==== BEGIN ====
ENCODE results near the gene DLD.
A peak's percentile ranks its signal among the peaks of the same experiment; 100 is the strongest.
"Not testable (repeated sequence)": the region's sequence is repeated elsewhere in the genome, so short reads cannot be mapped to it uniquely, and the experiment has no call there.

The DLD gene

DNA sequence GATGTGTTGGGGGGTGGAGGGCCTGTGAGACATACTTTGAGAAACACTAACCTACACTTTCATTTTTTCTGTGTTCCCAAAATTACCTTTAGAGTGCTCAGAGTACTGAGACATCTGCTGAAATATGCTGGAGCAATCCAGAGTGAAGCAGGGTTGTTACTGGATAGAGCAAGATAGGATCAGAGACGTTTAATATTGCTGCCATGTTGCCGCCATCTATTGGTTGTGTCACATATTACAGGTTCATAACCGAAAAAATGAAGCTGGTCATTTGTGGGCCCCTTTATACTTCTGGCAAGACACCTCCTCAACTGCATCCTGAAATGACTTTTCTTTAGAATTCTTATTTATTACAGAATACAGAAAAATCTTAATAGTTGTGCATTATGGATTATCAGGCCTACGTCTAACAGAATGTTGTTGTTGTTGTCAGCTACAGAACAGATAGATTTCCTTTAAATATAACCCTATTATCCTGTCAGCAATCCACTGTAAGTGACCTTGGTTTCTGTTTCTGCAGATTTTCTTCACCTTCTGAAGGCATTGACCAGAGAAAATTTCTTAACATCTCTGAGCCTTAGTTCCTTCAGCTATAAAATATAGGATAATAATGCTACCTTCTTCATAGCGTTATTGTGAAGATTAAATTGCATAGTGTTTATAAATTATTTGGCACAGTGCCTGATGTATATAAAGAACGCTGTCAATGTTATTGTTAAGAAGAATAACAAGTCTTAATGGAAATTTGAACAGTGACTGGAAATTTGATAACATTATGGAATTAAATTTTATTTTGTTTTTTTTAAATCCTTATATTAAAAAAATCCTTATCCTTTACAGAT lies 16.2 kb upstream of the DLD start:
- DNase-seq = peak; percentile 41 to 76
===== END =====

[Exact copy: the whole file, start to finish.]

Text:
ENCODE results near the gene DLD.
A peak's percentile ranks its signal among the peaks of the same experiment; 100 is the strongest.
"Not testable (repeated sequence)": the region's sequence is repeated elsewhere in the genome, so short reads cannot be mapped to it uniquely, and the experiment has no call there.

The DLD gene

DNA sequence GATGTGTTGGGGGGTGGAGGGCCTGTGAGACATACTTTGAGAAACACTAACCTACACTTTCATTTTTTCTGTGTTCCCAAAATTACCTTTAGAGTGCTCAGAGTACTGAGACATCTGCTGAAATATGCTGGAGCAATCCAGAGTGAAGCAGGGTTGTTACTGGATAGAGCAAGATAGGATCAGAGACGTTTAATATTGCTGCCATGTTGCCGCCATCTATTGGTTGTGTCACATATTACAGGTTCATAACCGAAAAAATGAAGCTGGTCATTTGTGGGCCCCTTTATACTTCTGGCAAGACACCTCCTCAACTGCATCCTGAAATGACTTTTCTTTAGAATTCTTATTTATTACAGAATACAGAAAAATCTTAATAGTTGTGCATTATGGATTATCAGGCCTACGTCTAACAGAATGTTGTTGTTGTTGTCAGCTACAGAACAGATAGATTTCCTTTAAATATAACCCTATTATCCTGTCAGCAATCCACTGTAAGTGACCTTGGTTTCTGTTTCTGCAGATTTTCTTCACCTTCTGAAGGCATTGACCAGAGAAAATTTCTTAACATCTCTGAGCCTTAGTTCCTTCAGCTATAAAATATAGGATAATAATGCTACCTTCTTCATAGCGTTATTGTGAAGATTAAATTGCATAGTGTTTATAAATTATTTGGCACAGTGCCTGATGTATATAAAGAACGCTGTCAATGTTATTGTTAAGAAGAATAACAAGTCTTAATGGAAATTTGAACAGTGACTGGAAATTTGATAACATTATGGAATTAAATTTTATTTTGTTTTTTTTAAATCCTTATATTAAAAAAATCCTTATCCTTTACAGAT lies 16.2 kb upstream of the DLD start:
- DNase-seq = peak; percentile 41 to 76